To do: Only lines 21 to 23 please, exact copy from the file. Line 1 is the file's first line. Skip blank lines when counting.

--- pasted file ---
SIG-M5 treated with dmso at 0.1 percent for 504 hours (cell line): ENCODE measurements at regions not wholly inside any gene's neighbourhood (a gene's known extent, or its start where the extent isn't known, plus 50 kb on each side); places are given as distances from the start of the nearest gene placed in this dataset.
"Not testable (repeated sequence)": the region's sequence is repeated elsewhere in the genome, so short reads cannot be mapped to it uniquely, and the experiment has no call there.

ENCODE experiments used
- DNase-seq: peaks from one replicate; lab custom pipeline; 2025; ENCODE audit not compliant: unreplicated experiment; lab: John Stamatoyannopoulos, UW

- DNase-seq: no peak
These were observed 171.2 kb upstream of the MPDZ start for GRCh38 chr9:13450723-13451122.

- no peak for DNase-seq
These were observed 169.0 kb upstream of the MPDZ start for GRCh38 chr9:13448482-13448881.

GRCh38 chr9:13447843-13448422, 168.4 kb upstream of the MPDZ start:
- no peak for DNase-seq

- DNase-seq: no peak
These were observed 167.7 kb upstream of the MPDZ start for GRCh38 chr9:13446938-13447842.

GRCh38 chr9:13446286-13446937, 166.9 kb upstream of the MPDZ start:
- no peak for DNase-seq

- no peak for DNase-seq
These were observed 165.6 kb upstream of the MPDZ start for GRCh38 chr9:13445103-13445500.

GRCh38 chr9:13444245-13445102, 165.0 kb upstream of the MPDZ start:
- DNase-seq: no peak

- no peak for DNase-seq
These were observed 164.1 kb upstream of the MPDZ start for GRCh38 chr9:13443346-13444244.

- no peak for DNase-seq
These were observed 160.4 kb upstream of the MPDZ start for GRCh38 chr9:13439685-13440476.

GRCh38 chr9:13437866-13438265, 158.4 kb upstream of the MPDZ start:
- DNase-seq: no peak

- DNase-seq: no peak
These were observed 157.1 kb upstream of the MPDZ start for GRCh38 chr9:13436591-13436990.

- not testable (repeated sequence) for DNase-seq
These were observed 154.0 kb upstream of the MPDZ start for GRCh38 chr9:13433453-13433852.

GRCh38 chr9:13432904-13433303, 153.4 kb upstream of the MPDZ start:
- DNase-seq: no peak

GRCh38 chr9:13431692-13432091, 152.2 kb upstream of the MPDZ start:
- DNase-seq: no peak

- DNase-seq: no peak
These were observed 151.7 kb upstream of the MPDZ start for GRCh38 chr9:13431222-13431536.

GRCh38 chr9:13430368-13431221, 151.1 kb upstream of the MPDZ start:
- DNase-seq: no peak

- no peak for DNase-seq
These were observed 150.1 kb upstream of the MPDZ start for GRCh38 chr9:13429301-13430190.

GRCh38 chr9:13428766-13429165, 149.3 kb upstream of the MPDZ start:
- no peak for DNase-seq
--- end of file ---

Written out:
- no peak for DNase-seq
These were observed 160.4 kb upstream of the MPDZ start for GRCh38 chr9:13439685-13440476.

GRCh38 chr9:13437866-13438265, 158.4 kb upstream of the MPDZ start: